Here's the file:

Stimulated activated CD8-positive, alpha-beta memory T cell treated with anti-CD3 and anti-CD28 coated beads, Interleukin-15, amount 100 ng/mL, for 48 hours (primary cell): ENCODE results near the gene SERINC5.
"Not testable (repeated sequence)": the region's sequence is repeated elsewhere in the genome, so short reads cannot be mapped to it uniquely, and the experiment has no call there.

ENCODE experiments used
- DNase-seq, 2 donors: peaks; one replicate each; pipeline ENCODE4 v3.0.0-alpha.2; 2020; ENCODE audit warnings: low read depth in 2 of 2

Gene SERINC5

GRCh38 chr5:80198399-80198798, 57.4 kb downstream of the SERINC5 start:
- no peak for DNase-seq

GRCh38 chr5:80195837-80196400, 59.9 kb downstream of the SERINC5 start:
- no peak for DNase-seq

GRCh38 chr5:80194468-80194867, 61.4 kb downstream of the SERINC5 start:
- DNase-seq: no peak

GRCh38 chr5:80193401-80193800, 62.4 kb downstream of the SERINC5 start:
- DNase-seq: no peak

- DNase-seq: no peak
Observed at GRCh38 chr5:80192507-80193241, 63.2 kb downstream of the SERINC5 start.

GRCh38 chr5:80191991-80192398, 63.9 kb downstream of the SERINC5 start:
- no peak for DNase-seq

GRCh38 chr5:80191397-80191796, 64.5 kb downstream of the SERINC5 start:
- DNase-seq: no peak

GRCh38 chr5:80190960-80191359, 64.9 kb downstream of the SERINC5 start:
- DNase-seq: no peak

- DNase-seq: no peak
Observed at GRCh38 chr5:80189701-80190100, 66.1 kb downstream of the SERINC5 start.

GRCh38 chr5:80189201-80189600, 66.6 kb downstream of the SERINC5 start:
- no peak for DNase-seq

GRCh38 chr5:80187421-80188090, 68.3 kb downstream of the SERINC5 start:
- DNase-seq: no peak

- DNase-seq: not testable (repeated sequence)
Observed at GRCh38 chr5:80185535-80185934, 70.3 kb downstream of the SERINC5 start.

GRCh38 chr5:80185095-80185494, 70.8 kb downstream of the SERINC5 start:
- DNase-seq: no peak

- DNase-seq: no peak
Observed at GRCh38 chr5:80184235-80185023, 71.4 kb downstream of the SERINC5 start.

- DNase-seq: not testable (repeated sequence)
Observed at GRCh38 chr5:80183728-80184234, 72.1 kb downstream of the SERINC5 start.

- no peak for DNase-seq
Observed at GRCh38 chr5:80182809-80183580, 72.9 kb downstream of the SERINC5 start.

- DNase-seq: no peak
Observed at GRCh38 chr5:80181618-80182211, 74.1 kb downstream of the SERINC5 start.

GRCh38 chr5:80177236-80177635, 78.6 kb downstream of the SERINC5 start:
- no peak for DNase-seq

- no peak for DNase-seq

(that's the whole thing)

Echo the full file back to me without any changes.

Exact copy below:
Stimulated activated CD8-positive, alpha-beta memory T cell treated with anti-CD3 and anti-CD28 coated beads, Interleukin-15, amount 100 ng/mL, for 48 hours (primary cell): ENCODE results near the gene SERINC5.
"Not testable (repeated sequence)": the region's sequence is repeated elsewhere in the genome, so short reads cannot be mapped to it uniquely, and the experiment has no call there.

ENCODE experiments used
- DNase-seq, 2 donors: peaks; one replicate each; pipeline ENCODE4 v3.0.0-alpha.2; 2020; ENCODE audit warnings: low read depth in 2 of 2

Gene SERINC5

GRCh38 chr5:80198399-80198798, 57.4 kb downstream of the SERINC5 start:
- no peak for DNase-seq

GRCh38 chr5:80195837-80196400, 59.9 kb downstream of the SERINC5 start:
- no peak for DNase-seq

GRCh38 chr5:80194468-80194867, 61.4 kb downstream of the SERINC5 start:
- DNase-seq: no peak

GRCh38 chr5:80193401-80193800, 62.4 kb downstream of the SERINC5 start:
- DNase-seq: no peak

- DNase-seq: no peak
Observed at GRCh38 chr5:80192507-80193241, 63.2 kb downstream of the SERINC5 start.

GRCh38 chr5:80191991-80192398, 63.9 kb downstream of the SERINC5 start:
- no peak for DNase-seq

GRCh38 chr5:80191397-80191796, 64.5 kb downstream of the SERINC5 start:
- DNase-seq: no peak

GRCh38 chr5:80190960-80191359, 64.9 kb downstream of the SERINC5 start:
- DNase-seq: no peak

- DNase-seq: no peak
Observed at GRCh38 chr5:80189701-80190100, 66.1 kb downstream of the SERINC5 start.

GRCh38 chr5:80189201-80189600, 66.6 kb downstream of the SERINC5 start:
- no peak for DNase-seq

GRCh38 chr5:80187421-80188090, 68.3 kb downstream of the SERINC5 start:
- DNase-seq: no peak

- DNase-seq: not testable (repeated sequence)
Observed at GRCh38 chr5:80185535-80185934, 70.3 kb downstream of the SERINC5 start.

GRCh38 chr5:80185095-80185494, 70.8 kb downstream of the SERINC5 start:
- DNase-seq: no peak

- DNase-seq: no peak
Observed at GRCh38 chr5:80184235-80185023, 71.4 kb downstream of the SERINC5 start.

- DNase-seq: not testable (repeated sequence)
Observed at GRCh38 chr5:80183728-80184234, 72.1 kb downstream of the SERINC5 start.

- no peak for DNase-seq
Observed at GRCh38 chr5:80182809-80183580, 72.9 kb downstream of the SERINC5 start.

- DNase-seq: no peak
Observed at GRCh38 chr5:80181618-80182211, 74.1 kb downstream of the SERINC5 start.

GRCh38 chr5:80177236-80177635, 78.6 kb downstream of the SERINC5 start:
- no peak for DNase-seq

- no peak for DNase-seq